If your landlord has not contacted you yet with your renewal lease, you may wish to speak to him/her. To be certain your apartment is rent stabilized, you may wish to call the Division of Housing and Community Renewal (DHCR), the state agency that administers the rent laws, at (718) 739-6400. If it is, and you haven't received your renewal lease during the proper time frame, you may want to file a complaint with DHCR. Contact them to file a complaint, or go to their website for a copy of DHCR Form RA-90, Tenant's Complaint of Owner's Failure to Renew Lease and/or Failure to Furnish a Copy of a Signed Lease.

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I didn't return my renewal lease in 60 days - Can I be evicted?

Under the rent stabilization rules, your landlord must mail you a lease renewal 90 to 150 days before your lease expires. If you waited longer than 60 days, the landlord can refuse to renew your lease and could move to evict you after the lease expires. For more information on lease renewal in rent stabilized apartments, see DHCR Fact Sheet #4. Contact the New York State Division of Housing and Community Renewal for additional information. More information on eviction can be found in the resources section of our website here and here.

However, if the landlord did not offer a timely renewal to you, that is, did not offer the renewal between 90 and 150 days prior to the expiration of the lease, that could be a mitigating factor. So if this is the case, you should probably call the landlord and say that you want to remain in the apartment. If s/he objects, you might remind him that s/he failed to send a timely renewal, and that if s/he attempts to evict you at the end of your lease you will use this in your defense. If the landlord insists on renting to someone else, you should probably consult with an attorney regarding the "late renewal" defense and whether this would stop an eviction action by your landlord. See DHCR Fact Sheet #4 on lease renewal in rent stabilized apartments for more information. Contact the New York State Division of Housing and Community Renewal for additional information.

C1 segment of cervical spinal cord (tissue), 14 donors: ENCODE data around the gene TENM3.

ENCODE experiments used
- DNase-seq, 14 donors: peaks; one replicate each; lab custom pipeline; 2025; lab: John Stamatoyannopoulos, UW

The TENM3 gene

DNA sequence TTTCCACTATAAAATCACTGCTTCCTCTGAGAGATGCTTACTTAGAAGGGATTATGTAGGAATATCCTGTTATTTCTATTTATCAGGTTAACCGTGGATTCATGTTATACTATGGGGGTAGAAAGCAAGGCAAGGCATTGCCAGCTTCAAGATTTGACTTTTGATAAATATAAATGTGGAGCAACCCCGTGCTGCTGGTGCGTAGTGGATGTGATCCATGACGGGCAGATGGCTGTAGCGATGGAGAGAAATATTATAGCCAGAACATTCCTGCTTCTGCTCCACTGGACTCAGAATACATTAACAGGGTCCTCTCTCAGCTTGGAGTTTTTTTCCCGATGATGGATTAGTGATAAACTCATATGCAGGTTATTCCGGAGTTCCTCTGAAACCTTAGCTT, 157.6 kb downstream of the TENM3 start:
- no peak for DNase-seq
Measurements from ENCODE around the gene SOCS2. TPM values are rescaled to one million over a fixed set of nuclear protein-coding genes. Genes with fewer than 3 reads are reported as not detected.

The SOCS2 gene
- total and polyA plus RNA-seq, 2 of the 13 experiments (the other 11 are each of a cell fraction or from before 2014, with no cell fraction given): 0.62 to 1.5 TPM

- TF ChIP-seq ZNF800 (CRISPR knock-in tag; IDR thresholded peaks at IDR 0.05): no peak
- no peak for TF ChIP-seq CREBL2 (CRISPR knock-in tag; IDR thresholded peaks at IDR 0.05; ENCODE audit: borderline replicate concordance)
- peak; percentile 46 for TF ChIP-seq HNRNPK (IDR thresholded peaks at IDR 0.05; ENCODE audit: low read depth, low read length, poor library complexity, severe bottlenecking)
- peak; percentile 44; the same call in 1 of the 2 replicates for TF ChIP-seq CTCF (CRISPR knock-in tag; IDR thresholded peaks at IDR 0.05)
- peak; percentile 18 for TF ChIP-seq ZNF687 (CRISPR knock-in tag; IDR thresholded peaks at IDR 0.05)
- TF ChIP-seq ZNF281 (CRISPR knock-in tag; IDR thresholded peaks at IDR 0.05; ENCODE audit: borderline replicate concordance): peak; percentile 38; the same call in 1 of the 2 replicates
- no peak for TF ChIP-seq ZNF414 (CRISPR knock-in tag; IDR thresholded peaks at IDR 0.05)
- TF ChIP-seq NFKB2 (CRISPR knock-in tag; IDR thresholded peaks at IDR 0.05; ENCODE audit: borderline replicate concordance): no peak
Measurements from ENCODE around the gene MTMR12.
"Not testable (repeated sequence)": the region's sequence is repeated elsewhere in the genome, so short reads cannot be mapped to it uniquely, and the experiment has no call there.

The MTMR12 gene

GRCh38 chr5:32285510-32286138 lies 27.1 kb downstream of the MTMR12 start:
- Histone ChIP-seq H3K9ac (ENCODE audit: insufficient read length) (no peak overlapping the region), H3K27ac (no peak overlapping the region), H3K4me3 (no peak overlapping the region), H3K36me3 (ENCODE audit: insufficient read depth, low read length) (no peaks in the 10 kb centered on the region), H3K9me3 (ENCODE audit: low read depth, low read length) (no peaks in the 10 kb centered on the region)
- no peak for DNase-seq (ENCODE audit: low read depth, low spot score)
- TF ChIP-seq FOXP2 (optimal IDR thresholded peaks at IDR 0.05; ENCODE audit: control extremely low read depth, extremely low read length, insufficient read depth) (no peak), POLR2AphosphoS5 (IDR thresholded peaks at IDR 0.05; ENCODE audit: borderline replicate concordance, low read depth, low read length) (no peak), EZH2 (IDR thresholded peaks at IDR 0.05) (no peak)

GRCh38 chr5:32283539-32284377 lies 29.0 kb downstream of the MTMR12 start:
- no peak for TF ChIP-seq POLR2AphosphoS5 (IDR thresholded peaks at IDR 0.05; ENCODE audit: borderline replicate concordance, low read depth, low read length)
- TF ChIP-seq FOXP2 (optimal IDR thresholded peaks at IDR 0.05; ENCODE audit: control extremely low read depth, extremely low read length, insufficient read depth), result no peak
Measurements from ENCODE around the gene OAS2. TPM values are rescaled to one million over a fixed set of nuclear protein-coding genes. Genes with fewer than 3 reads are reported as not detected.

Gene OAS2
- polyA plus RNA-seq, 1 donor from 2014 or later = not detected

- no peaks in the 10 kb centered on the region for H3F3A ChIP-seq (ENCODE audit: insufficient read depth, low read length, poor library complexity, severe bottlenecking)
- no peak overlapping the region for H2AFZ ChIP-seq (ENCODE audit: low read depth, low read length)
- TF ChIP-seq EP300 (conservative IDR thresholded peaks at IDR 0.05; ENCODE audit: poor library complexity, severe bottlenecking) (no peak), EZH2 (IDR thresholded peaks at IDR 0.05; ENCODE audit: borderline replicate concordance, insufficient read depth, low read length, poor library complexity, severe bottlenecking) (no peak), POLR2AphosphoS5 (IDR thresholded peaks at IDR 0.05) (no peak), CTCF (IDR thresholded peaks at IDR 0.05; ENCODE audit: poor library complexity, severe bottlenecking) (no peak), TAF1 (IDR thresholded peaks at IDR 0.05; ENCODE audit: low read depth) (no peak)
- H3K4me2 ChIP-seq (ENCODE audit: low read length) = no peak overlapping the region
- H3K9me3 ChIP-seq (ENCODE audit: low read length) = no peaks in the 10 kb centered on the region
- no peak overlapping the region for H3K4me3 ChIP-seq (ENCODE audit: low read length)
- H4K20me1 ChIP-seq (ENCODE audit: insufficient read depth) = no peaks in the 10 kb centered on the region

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How can I find out if my vacancy lease rent increase is correct?

In order to find out what the prior tenant was paying you need contact the New York State Division of Housing and Community Renewal (DHCR). You will want to ask for the rent history for your apartment. In order to obtain the rent history you will have to prove that you are the tenant in that unit because rent information is only given to the owner of the building and the tenants in place. Proof of tenancy is a copy of the signed lease, a telephone bill, etc.

Once you have the prior tenants' rent, you can see if the vacancy increases were applied correctly to the prior tenant's rent. Information on vacancy lease increases are available here.

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Can you help me decide between a one and two-year lease?

The lease renewal guidelines enacted by the NYC Rent Guidelines Board each year are based on a variety of factors, including the six annual reports prepared by the RGB staff, as well as testimony presented to the board at public meetings, hearings and in writing.

It is best to consider each year's guidelines individually before making your renewal lease length decision. For more info, see our webpage detailing the process by which the Rent Guidelines Board determines the guidelines.

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Disclaimer: By providing answers to frequently asked questions, the staff of the Rent Guidelines Board attempts to clarify the often complex programs and regulations governing landlord-tenant relations in NYC. However, the information provided herein does not represent official policies or opinions of the City of New York or the Rent Guidelines Board nor should this information be used to substitute for advice of legal counsel.

In addition: The NYS Homes and Community Renewal's Office of Rent Administration (DHCR) also offers useful information on their own FAQ page as well as on their Forms and Information by Topic page.

• NYC.gov has a Buildings and Property FAQ that may provide useful answers.

• The New York Times regularly answers questions from rent stabilized tenants about various housing issues in their Ask Real Estate column.

RGB Page Updated 9/23/2016